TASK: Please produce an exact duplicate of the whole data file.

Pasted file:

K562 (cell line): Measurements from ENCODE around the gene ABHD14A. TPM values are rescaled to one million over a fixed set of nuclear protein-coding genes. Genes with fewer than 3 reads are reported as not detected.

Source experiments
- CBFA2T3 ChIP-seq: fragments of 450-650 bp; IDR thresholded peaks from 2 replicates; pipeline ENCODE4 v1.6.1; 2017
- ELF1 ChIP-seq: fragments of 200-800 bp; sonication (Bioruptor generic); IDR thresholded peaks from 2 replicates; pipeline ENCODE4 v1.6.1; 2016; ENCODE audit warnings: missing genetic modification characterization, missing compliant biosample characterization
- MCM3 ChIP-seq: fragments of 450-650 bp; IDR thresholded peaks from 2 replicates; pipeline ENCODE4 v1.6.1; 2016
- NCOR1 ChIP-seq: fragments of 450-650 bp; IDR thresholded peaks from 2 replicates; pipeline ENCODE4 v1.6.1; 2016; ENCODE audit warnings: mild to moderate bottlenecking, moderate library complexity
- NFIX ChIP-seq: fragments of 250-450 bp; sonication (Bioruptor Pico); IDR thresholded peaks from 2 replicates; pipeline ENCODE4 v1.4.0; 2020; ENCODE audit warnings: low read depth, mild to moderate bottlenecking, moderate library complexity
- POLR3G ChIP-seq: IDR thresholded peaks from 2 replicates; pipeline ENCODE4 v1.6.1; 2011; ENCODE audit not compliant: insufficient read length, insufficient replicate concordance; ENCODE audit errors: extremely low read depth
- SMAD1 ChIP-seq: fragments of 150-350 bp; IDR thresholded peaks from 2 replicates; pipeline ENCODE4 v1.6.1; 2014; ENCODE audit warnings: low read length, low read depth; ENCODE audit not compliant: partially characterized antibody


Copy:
K562 (cell line): Measurements from ENCODE around the gene ABHD14A. TPM values are rescaled to one million over a fixed set of nuclear protein-coding genes. Genes with fewer than 3 reads are reported as not detected.

Source experiments
- CBFA2T3 ChIP-seq: fragments of 450-650 bp; IDR thresholded peaks from 2 replicates; pipeline ENCODE4 v1.6.1; 2017
- ELF1 ChIP-seq: fragments of 200-800 bp; sonication (Bioruptor generic); IDR thresholded peaks from 2 replicates; pipeline ENCODE4 v1.6.1; 2016; ENCODE audit warnings: missing genetic modification characterization, missing compliant biosample characterization
- MCM3 ChIP-seq: fragments of 450-650 bp; IDR thresholded peaks from 2 replicates; pipeline ENCODE4 v1.6.1; 2016
- NCOR1 ChIP-seq: fragments of 450-650 bp; IDR thresholded peaks from 2 replicates; pipeline ENCODE4 v1.6.1; 2016; ENCODE audit warnings: mild to moderate bottlenecking, moderate library complexity
- NFIX ChIP-seq: fragments of 250-450 bp; sonication (Bioruptor Pico); IDR thresholded peaks from 2 replicates; pipeline ENCODE4 v1.4.0; 2020; ENCODE audit warnings: low read depth, mild to moderate bottlenecking, moderate library complexity
- POLR3G ChIP-seq: IDR thresholded peaks from 2 replicates; pipeline ENCODE4 v1.6.1; 2011; ENCODE audit not compliant: insufficient read length, insufficient replicate concordance; ENCODE audit errors: extremely low read depth
- SMAD1 ChIP-seq: fragments of 150-350 bp; IDR thresholded peaks from 2 replicates; pipeline ENCODE4 v1.6.1; 2014; ENCODE audit warnings: low read length, low read depth; ENCODE audit not compliant: partially characterized antibody